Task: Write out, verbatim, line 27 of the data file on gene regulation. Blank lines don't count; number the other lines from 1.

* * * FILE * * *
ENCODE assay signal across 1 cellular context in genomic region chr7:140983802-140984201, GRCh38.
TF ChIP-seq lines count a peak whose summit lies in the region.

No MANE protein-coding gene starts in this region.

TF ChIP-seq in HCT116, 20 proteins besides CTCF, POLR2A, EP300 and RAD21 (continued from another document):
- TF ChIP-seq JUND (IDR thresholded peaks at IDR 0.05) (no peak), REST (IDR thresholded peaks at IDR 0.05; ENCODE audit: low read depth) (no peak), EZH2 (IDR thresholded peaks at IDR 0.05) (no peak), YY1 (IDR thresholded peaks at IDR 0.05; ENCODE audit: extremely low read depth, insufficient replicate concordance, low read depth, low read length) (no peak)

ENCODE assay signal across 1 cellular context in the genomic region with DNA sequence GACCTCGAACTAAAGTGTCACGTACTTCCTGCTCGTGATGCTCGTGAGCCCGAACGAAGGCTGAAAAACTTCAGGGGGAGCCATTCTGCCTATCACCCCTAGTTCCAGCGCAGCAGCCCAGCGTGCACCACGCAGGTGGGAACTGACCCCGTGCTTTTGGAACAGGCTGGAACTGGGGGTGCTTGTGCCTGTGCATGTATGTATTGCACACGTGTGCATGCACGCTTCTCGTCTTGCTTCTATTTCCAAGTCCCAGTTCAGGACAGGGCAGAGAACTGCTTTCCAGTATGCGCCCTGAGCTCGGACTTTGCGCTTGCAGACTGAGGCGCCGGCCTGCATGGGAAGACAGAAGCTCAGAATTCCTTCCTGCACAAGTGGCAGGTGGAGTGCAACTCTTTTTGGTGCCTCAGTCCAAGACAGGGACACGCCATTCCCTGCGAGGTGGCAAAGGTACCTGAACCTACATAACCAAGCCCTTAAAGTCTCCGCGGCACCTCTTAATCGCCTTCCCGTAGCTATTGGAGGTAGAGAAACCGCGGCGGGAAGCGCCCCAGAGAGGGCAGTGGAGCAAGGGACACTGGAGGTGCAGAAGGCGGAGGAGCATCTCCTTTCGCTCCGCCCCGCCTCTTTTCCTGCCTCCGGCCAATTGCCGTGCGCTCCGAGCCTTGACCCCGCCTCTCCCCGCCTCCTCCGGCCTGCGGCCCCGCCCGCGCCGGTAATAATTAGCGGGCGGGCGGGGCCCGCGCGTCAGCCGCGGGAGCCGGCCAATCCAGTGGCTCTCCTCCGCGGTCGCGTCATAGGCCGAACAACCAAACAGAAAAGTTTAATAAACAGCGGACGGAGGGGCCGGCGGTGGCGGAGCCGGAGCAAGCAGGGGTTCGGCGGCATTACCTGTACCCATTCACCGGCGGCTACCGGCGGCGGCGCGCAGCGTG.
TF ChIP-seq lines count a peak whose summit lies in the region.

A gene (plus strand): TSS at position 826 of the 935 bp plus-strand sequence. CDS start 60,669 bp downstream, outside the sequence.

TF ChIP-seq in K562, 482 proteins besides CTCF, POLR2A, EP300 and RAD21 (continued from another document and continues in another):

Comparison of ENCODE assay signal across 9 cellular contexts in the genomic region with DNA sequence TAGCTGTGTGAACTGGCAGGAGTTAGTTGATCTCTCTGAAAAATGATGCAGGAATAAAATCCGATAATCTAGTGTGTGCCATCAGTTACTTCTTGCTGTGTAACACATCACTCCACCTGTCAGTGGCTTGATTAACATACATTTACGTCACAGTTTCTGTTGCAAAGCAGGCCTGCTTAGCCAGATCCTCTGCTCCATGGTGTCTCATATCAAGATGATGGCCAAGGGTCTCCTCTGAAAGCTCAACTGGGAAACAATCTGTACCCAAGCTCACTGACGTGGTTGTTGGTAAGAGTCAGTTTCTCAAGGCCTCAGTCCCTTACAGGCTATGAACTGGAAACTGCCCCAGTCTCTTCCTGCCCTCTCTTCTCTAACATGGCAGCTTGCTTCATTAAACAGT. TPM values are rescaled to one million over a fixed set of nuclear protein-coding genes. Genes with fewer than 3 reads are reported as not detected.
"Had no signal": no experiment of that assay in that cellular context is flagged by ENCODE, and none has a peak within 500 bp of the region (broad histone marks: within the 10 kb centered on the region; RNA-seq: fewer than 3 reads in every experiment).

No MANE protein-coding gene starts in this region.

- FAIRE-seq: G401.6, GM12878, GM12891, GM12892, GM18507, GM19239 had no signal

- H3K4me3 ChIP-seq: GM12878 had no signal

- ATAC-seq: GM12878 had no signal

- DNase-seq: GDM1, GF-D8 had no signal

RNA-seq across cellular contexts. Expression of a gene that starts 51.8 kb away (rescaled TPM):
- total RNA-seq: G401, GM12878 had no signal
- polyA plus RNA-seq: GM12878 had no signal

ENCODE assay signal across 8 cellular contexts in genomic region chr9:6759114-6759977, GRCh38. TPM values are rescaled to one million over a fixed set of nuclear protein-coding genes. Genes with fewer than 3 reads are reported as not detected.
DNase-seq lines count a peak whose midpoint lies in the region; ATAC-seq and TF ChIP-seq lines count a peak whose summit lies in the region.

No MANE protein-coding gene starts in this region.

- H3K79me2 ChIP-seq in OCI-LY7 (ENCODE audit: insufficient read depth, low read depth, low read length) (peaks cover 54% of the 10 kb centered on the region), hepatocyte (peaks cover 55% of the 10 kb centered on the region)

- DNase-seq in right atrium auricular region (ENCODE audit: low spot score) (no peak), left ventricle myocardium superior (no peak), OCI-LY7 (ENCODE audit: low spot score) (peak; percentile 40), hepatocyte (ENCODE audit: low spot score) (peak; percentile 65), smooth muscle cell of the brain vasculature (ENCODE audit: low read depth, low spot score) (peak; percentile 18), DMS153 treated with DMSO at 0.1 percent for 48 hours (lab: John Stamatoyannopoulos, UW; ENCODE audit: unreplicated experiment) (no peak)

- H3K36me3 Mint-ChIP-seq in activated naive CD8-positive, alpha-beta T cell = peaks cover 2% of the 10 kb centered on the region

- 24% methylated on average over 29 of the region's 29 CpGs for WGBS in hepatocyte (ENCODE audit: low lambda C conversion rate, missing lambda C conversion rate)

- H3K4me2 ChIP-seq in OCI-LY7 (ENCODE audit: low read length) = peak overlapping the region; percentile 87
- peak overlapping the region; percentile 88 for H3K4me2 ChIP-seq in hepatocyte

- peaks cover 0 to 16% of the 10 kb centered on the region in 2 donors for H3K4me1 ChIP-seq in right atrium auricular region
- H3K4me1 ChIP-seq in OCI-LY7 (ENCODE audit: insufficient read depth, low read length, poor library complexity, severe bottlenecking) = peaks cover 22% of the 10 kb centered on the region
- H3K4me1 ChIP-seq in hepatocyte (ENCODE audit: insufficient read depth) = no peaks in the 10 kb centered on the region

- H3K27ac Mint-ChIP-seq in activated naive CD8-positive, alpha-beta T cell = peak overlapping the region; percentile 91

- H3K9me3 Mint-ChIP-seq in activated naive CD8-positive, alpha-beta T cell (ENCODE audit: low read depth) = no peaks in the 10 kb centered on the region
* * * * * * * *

- H3K4me2 ChIP-seq in OCI-LY7 (ENCODE audit: low read length) = peak overlapping the region; percentile 87